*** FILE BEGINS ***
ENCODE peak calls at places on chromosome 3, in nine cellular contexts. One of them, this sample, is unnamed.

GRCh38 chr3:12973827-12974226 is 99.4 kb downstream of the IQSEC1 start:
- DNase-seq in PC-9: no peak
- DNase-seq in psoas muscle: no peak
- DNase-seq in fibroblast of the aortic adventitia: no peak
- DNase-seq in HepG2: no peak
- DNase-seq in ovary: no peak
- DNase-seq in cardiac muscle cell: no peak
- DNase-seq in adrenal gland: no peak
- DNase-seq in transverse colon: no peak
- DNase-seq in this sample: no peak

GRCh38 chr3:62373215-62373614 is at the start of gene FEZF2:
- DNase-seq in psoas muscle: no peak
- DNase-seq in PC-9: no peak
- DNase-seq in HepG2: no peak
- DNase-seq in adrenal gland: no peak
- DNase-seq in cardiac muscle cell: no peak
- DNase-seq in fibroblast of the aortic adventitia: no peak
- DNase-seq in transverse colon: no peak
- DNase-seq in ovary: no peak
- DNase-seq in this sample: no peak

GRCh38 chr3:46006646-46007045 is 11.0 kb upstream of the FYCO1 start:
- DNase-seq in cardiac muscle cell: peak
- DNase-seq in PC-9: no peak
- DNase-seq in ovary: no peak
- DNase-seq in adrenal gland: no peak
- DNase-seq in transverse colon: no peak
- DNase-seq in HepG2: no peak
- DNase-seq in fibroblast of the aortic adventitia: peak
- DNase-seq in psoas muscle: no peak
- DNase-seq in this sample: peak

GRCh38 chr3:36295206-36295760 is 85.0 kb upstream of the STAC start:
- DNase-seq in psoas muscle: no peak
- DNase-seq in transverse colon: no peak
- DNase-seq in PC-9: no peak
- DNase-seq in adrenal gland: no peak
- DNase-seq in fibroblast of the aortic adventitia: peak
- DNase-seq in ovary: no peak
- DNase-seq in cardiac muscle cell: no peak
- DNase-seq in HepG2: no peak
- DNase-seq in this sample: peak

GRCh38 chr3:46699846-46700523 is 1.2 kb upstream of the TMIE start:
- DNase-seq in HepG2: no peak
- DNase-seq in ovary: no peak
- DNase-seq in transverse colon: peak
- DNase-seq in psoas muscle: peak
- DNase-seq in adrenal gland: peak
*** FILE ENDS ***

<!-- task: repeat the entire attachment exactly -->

ENCODE peak calls at places on chromosome 3, in nine cellular contexts. One of them, this sample, is unnamed.

GRCh38 chr3:12973827-12974226 is 99.4 kb downstream of the IQSEC1 start:
- DNase-seq in PC-9: no peak
- DNase-seq in psoas muscle: no peak
- DNase-seq in fibroblast of the aortic adventitia: no peak
- DNase-seq in HepG2: no peak
- DNase-seq in ovary: no peak
- DNase-seq in cardiac muscle cell: no peak
- DNase-seq in adrenal gland: no peak
- DNase-seq in transverse colon: no peak
- DNase-seq in this sample: no peak

GRCh38 chr3:62373215-62373614 is at the start of gene FEZF2:
- DNase-seq in psoas muscle: no peak
- DNase-seq in PC-9: no peak
- DNase-seq in HepG2: no peak
- DNase-seq in adrenal gland: no peak
- DNase-seq in cardiac muscle cell: no peak
- DNase-seq in fibroblast of the aortic adventitia: no peak
- DNase-seq in transverse colon: no peak
- DNase-seq in ovary: no peak
- DNase-seq in this sample: no peak

GRCh38 chr3:46006646-46007045 is 11.0 kb upstream of the FYCO1 start:
- DNase-seq in cardiac muscle cell: peak
- DNase-seq in PC-9: no peak
- DNase-seq in ovary: no peak
- DNase-seq in adrenal gland: no peak
- DNase-seq in transverse colon: no peak
- DNase-seq in HepG2: no peak
- DNase-seq in fibroblast of the aortic adventitia: peak
- DNase-seq in psoas muscle: no peak
- DNase-seq in this sample: peak

GRCh38 chr3:36295206-36295760 is 85.0 kb upstream of the STAC start:
- DNase-seq in psoas muscle: no peak
- DNase-seq in transverse colon: no peak
- DNase-seq in PC-9: no peak
- DNase-seq in adrenal gland: no peak
- DNase-seq in fibroblast of the aortic adventitia: peak
- DNase-seq in ovary: no peak
- DNase-seq in cardiac muscle cell: no peak
- DNase-seq in HepG2: no peak
- DNase-seq in this sample: peak

GRCh38 chr3:46699846-46700523 is 1.2 kb upstream of the TMIE start:
- DNase-seq in HepG2: no peak
- DNase-seq in ovary: no peak
- DNase-seq in transverse colon: peak
- DNase-seq in psoas muscle: peak
- DNase-seq in adrenal gland: peak